Foundation for Reformed Theology


We know well the early Christian confession of faith, "Jesus is Lord." But what does that mean? What does it require of us? And are there not other claimants to lordship?

Join me in exploring what Karl Barth says about that in his early lectures on the Apostles' Creed, published as Credo, chapter six.

"Our Lord"

What is the meaning of "Lord"? There are many lords in the world. If Jesus is one of the many lords in the world, if fundamentally He is lord only in the same way as other lords can be, then it is not possible to see by what decisive necessity just He and He alone should be "our Lord". . . .

To the glory of God the Father, so we read in Philippians 2:10f., every knee should bow, in heaven, and things on earth, and things under the earth, and every tongue confess just this: that Jesus Christ is Lord. . . . Lordship of Christ means Godhead of Christ.

But the reverse also may and indeed must interest us: Godhead of Christ means Lordship of Christ. . . . "Jesus is our Lord" was perhaps the original form of the whole Creed. . . . "Lord" has here the full weight of the word "God". . . . With these words ["our Lord"] the credo ["I believe"] is filled out as acknowledgment of a divine decision upon human existence, but it itself-being the actual acknowledgment of this decision-is also formed as a religious, as an ethical, yes, as a political decision of the man who says seriously, credo.

That Jesus Christ is our Lord means first of all that He has the authority and power over us that a Lord has over his servants. . . . All human lordship has a human beginning; it is a lordship that is derivative, that came into being at a point of time, and to that extent has no inevitable hold upon our existence. The Lordship of Christ, however, is the Lordship of the Creator of our life, and, something far beyond that, of the Creator, yes the owner, or our new life as the life of those who in Him have been saved from sin and death. . . .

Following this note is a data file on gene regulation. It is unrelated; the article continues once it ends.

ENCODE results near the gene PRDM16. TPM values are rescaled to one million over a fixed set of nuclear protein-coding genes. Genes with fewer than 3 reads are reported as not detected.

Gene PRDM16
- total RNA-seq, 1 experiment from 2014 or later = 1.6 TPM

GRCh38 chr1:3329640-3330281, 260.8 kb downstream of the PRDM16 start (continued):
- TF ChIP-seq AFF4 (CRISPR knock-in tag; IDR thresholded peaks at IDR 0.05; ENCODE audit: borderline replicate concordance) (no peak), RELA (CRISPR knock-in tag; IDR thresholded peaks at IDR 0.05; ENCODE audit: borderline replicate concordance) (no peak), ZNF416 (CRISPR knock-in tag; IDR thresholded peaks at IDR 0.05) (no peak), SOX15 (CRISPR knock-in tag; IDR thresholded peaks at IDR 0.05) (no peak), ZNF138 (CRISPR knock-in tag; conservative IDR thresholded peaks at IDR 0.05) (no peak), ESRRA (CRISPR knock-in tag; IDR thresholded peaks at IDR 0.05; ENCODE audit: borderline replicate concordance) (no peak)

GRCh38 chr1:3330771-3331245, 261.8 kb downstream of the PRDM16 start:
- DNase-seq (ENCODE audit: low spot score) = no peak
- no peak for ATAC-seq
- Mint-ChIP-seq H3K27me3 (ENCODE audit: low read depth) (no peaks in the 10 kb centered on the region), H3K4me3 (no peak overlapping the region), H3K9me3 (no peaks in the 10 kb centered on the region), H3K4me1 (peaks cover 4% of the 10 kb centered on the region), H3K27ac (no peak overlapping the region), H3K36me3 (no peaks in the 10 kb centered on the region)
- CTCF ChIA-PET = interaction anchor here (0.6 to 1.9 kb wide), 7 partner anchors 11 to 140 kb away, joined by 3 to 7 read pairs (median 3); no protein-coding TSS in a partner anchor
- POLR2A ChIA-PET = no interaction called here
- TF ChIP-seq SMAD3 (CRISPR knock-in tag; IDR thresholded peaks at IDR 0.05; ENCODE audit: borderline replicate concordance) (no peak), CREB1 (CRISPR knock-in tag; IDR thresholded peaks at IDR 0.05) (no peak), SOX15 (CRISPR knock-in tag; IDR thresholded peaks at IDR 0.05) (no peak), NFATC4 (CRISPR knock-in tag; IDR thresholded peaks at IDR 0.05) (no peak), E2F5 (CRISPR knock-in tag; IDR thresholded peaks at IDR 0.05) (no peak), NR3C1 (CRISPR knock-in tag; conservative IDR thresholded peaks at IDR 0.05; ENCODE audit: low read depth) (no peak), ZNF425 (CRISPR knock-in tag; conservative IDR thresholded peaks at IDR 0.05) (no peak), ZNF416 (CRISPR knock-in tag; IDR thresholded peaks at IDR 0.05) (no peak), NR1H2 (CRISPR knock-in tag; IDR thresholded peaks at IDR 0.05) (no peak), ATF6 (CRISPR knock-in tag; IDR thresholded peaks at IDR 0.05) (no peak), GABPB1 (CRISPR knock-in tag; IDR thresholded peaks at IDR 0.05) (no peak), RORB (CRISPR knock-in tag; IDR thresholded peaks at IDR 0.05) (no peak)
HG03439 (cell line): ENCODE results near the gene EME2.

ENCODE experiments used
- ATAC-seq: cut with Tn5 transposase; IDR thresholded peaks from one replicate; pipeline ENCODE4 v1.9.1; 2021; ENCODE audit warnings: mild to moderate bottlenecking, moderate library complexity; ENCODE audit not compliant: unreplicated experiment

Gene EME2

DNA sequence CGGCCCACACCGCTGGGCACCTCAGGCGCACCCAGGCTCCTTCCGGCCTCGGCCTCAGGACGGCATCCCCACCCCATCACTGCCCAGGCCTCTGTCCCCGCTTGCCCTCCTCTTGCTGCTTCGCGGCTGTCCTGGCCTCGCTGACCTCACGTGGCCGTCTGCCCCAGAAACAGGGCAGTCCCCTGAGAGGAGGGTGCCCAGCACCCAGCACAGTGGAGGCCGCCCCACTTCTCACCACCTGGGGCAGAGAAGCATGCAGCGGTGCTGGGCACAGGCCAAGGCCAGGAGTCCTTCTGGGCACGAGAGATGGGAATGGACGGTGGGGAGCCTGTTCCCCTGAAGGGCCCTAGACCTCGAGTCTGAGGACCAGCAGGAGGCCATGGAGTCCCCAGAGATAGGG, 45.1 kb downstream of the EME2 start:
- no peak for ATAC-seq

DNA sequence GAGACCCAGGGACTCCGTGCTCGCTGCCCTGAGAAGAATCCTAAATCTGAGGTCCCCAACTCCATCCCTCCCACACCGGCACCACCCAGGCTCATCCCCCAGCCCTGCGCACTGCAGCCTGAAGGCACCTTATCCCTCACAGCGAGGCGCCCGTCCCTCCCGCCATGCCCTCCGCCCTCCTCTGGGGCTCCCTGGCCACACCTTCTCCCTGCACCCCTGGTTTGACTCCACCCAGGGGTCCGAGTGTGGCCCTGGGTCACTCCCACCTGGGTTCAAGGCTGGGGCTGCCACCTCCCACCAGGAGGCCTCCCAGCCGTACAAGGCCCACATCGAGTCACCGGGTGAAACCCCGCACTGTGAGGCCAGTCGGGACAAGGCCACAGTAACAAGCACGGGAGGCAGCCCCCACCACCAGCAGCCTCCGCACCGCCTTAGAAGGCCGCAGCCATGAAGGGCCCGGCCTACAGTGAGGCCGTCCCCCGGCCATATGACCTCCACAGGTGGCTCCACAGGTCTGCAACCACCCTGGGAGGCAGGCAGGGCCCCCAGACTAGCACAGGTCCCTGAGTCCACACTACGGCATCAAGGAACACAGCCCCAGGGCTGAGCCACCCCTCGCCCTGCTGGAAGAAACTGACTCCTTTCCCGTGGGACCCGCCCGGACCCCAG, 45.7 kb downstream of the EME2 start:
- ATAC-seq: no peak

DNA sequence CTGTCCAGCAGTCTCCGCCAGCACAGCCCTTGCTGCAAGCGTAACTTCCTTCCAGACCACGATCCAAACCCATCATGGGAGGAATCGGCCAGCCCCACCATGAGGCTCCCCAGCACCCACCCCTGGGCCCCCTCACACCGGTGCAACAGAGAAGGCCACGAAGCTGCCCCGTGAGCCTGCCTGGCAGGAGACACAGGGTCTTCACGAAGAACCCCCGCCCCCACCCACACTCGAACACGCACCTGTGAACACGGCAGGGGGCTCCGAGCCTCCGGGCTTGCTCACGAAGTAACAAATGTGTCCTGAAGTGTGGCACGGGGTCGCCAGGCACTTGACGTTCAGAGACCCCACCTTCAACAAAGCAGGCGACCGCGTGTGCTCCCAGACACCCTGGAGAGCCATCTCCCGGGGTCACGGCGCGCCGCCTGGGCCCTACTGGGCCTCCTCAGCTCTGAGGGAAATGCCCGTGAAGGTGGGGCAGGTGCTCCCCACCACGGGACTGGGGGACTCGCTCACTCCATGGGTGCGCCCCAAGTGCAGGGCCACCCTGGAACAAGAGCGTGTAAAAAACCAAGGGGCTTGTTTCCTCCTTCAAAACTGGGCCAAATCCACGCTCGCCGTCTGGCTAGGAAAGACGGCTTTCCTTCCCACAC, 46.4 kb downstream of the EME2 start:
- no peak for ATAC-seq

The Lordship of Christ insists on being really and properly His Lordship--and up to this point there is no rest--in our free and most secret thoughts, His Lordship not only over our words and deeds, but over our hearts and consciences. . . .

From these remarks we see that over against this Lordship that we acknowledge with the word credo there remains for us no hiding-place, be it ever so worthy, ever so beautiful, yes, ever so pious. . . .

Further, we cannot expect to satisfy the Lordship with some extraordinary enthusiasm, be it ever so deep, sincere and vital. It demands obedience. . . .

We cannot, for example, confine ourselves to merely accepting consolation from Christ from His promise that in Him our sins are forgiven and therefore eternal life is assured. . . . We are in fact set free, which, however, means . . . that we are justified in Christ in order as such to have ourselves sanctified, i.e. awakened, claimed, bound and led. We shall not be able to deny that with the Gospel we have also heard the Law. . . .

The great comprehensive temptation, danger and distress with which faith is assailed in relation to the Lordship of Christ consists finally in this--that, while we have perhaps very rightly understood it in its totality claim, we so easily confound and interchange it with our own lordship.

Karl Barth, Credo, (New York: Charles Scribner's Sons, 1936), pp. 51, 52-53, 54-55, 56, 57, 58.

Dr. James C. Goodloe IVThank you!

Grace and Peace,

Dr. James C. Goodloe IV, Executive

Foundation for Reformed Theology

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Richmond, Virginia 23230


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